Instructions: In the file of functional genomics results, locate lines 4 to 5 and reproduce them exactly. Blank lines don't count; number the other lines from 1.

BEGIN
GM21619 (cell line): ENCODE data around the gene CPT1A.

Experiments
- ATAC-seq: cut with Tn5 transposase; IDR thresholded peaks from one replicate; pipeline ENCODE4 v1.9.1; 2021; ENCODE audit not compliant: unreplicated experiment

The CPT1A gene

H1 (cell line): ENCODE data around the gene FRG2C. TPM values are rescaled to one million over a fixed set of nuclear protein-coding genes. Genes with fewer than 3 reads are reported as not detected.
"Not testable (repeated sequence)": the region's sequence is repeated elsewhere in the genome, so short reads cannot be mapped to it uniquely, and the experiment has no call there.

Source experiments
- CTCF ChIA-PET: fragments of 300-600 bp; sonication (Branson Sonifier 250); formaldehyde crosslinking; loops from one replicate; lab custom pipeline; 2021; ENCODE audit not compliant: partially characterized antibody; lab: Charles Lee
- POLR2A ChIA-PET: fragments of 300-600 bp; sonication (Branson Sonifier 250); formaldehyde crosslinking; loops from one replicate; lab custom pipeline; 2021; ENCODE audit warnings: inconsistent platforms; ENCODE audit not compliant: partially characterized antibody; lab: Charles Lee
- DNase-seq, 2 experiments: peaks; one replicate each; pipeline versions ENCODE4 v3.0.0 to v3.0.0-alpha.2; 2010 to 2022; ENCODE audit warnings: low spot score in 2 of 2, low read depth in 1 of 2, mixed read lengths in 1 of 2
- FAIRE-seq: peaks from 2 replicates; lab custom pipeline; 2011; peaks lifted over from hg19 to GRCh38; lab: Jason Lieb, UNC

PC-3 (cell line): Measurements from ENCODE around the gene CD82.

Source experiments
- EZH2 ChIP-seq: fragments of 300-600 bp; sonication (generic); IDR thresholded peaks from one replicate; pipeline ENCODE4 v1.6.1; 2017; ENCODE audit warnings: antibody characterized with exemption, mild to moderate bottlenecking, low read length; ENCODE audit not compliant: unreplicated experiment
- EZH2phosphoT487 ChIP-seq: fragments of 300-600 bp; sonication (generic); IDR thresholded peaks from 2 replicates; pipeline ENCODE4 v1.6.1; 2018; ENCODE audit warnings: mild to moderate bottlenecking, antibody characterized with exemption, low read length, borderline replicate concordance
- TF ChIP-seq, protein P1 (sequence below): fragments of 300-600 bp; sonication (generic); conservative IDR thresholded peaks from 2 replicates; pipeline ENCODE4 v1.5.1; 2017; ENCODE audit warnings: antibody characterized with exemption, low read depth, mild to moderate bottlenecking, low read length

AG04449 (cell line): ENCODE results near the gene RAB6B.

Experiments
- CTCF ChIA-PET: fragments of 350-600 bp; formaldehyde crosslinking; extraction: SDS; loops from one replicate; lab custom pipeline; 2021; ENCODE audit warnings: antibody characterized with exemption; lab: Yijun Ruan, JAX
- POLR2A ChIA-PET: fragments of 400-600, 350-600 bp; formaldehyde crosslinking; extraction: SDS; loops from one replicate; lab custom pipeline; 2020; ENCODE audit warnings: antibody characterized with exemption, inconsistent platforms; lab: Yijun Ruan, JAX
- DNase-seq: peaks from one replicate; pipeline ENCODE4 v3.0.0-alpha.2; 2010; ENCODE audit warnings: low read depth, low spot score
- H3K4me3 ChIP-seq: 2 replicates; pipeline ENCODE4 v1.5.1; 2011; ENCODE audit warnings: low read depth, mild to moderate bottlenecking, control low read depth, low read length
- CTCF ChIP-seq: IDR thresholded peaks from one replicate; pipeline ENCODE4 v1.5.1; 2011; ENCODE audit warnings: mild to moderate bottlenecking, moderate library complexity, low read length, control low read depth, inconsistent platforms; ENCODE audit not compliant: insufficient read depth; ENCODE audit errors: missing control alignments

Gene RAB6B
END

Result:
The CPT1A gene

H1 (cell line): ENCODE data around the gene FRG2C. TPM values are rescaled to one million over a fixed set of nuclear protein-coding genes. Genes with fewer than 3 reads are reported as not detected.